We’re health-conscious cruisers whose motto is, "waste not, want not." It’s always bothered us to throw away the water in the pot after we boil pasta for dinner. That water is full of vitamins and minerals, but if you’re not going to make soup with it, what do you do?
One night, we decided to use the water to make bread, and made a discovery: Yeast and pasta water react very well together. Ever since that first loaf, bread we’ve made with this water has turned out magnificently. It makes hearty, crusty loaves that’re really tender inside. Maybe that’s the reason the formula works so well with our most recent invention, bread on the barbecue.
1 Tbsp. sugar
2 c. tepid pasta water
1-2 packets dry yeast
3 c.-plus white flour
1-2 tsp. salt (optional, see below)
Dissolve the sugar into the water and sprinkle in yeast. Stir well. Cover and let sit for about 15 minutes. Check. If it isn’t bubbling, keep the lid on and let it sit in a warm place for a while longer. (If it doesn’t begin to bubble, the yeast is bad.)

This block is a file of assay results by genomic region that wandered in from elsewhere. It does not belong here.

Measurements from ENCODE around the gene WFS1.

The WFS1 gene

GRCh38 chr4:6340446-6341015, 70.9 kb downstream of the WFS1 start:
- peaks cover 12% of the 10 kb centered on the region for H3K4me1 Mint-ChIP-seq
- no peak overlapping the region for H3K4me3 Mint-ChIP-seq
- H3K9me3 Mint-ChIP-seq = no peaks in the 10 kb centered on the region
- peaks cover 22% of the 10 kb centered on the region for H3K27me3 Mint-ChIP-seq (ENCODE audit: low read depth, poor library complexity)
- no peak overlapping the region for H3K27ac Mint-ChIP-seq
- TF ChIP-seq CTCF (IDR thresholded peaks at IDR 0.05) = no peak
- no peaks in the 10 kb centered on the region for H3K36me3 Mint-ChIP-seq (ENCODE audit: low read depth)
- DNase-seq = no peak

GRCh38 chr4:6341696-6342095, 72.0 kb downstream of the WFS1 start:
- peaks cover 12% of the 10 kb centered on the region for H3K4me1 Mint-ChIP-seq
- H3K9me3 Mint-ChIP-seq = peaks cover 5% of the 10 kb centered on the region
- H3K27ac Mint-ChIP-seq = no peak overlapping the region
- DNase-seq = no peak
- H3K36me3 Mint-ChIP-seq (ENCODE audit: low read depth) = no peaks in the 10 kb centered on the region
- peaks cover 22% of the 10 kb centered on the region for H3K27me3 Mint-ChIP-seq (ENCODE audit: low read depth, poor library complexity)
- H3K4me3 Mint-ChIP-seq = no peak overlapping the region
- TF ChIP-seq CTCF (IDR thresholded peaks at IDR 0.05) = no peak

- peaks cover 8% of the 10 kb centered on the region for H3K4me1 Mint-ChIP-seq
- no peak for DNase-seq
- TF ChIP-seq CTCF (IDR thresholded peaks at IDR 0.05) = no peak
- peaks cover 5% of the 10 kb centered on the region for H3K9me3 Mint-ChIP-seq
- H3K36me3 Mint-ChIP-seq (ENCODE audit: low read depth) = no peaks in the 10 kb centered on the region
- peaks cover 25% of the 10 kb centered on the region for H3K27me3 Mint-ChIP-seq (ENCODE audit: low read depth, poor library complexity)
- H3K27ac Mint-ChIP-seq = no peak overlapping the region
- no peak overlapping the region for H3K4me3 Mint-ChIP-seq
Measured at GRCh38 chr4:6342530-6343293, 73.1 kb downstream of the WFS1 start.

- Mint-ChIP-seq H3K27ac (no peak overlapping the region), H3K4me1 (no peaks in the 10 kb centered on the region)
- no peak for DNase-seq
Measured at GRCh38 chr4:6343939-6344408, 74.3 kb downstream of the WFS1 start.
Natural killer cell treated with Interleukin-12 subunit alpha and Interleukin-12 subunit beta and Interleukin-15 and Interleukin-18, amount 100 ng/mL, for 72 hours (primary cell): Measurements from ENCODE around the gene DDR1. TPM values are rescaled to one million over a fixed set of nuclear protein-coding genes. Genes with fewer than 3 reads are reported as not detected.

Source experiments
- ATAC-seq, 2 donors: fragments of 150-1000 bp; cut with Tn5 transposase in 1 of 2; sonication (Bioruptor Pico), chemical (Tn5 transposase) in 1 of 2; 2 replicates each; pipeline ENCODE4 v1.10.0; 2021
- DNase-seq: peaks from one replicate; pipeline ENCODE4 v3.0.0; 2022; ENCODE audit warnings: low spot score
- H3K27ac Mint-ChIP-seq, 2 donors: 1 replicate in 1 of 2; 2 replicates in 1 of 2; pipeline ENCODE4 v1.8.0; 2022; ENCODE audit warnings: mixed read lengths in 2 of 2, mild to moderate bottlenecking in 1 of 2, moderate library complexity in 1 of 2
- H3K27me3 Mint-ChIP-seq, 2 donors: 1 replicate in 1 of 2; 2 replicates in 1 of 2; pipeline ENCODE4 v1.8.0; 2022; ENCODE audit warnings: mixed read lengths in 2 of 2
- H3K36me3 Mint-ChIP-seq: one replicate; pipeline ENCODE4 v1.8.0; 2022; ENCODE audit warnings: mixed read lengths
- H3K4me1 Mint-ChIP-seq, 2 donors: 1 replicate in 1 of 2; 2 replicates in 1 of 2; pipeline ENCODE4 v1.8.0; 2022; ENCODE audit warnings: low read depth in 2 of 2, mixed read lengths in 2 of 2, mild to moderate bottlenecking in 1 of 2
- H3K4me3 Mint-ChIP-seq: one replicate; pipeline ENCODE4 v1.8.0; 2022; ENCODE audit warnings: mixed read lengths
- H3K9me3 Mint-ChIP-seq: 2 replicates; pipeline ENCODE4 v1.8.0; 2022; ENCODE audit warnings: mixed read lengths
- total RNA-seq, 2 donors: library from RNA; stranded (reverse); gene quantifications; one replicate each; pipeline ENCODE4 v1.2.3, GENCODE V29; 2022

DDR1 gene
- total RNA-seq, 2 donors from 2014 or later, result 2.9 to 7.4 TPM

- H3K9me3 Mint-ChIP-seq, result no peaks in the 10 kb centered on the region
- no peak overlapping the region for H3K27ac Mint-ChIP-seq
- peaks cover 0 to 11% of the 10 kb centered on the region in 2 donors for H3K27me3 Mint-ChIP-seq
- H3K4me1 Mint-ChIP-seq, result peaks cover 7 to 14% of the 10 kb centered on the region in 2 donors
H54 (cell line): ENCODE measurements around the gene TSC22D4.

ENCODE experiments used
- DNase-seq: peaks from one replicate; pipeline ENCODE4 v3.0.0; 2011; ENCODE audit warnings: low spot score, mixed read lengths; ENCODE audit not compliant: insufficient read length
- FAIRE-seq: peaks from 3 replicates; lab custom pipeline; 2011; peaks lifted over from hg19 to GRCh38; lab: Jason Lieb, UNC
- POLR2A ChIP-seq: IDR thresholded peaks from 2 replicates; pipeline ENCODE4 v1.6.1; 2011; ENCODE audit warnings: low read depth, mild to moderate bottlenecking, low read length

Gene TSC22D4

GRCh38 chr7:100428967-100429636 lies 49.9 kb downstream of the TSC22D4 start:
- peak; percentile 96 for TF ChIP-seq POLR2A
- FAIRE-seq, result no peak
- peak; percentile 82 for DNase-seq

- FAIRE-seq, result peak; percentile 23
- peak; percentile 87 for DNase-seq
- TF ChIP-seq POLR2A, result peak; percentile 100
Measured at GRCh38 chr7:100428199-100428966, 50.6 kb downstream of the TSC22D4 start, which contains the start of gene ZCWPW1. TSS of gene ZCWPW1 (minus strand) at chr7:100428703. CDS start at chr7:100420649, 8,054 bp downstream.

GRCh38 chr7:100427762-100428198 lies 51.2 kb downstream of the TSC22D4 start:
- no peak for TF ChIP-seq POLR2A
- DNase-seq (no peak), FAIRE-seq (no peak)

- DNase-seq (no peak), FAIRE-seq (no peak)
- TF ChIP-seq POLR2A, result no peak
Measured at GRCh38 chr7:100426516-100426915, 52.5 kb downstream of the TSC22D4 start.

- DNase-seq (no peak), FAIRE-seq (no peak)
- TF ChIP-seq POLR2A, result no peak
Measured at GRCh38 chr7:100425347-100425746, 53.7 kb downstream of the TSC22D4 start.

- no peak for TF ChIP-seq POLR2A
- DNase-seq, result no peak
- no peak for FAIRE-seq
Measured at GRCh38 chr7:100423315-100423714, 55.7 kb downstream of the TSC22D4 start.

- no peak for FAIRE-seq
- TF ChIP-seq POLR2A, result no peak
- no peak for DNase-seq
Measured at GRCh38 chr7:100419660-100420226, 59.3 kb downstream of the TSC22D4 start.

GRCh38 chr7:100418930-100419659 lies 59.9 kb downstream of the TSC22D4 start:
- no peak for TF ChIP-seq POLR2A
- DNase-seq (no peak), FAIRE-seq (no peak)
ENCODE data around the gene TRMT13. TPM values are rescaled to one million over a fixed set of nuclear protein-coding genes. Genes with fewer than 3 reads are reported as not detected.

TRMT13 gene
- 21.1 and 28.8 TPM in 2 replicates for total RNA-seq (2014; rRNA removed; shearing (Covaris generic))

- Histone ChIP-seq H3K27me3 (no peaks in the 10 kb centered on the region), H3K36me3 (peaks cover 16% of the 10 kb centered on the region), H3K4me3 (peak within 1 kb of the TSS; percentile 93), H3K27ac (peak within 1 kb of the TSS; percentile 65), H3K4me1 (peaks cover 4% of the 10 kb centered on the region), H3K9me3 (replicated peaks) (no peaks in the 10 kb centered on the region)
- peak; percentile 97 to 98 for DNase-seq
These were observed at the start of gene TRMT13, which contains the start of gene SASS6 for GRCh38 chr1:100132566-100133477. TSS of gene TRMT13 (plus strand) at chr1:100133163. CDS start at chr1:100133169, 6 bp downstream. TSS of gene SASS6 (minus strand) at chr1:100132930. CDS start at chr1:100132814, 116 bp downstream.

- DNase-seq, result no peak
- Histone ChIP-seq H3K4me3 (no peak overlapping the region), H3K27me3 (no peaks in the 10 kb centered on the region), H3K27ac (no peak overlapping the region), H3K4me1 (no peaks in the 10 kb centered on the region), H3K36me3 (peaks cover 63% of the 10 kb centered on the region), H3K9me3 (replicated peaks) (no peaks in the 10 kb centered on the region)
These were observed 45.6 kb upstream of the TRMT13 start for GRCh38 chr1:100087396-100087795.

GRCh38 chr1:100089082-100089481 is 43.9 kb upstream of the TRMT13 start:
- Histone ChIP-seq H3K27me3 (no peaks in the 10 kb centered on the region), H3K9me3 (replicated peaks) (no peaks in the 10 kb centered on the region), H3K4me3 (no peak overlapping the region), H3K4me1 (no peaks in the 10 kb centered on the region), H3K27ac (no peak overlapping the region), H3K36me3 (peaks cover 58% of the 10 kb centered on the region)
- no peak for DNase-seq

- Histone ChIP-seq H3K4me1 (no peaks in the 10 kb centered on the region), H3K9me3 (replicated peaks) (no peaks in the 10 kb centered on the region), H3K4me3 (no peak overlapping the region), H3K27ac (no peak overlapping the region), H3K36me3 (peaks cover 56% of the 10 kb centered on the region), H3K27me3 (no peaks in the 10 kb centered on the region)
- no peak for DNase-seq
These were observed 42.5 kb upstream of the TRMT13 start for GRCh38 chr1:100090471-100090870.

When the mixture bubbles, add flour. Omit salt if you salted the water before boiling the pasta. Stir, adding more flour until you get a gooey consistency. Cover and let sit for at least a half hour, or up to an hour. Stir down and continue to add flour to the dough, working it to the point where you can knead it, gathering in all the dry flour as you go. I knead the dough in the same pasta pot that held the water. It’s easier this way — you dirty only one pot and avoid having flour fly all over the boat.
Once the dough has formed an elastic ball, coat it with vegetable oil. Set aside, clean the pot, and let the dough rise in the pot. When it doubles in bulk, it’s ready for the grill (or the oven). Punch the dough down one last time and form into small, round loaves or free-form shapes such as breadsticks or twists. If baking, shape into larger loaves and place in oiled and floured pans.
In the oven: Bake at 400 degrees F for the first 10 minutes, then at 350 degrees F for an hour, or until the bread separates from the sides of the pan and turns golden brown.
On the grill: Make a bed of hot coals on one side of the barbecue. Be sure to thoroughly clean the grill, then wipe it with a paper towel soaked in cooking oil to coat it. Place loaves on the side of the grill that has no hot coals directly underneath it. Cover grill. Check the bread after about 10 minutes, or when you start to smell the dough cooking,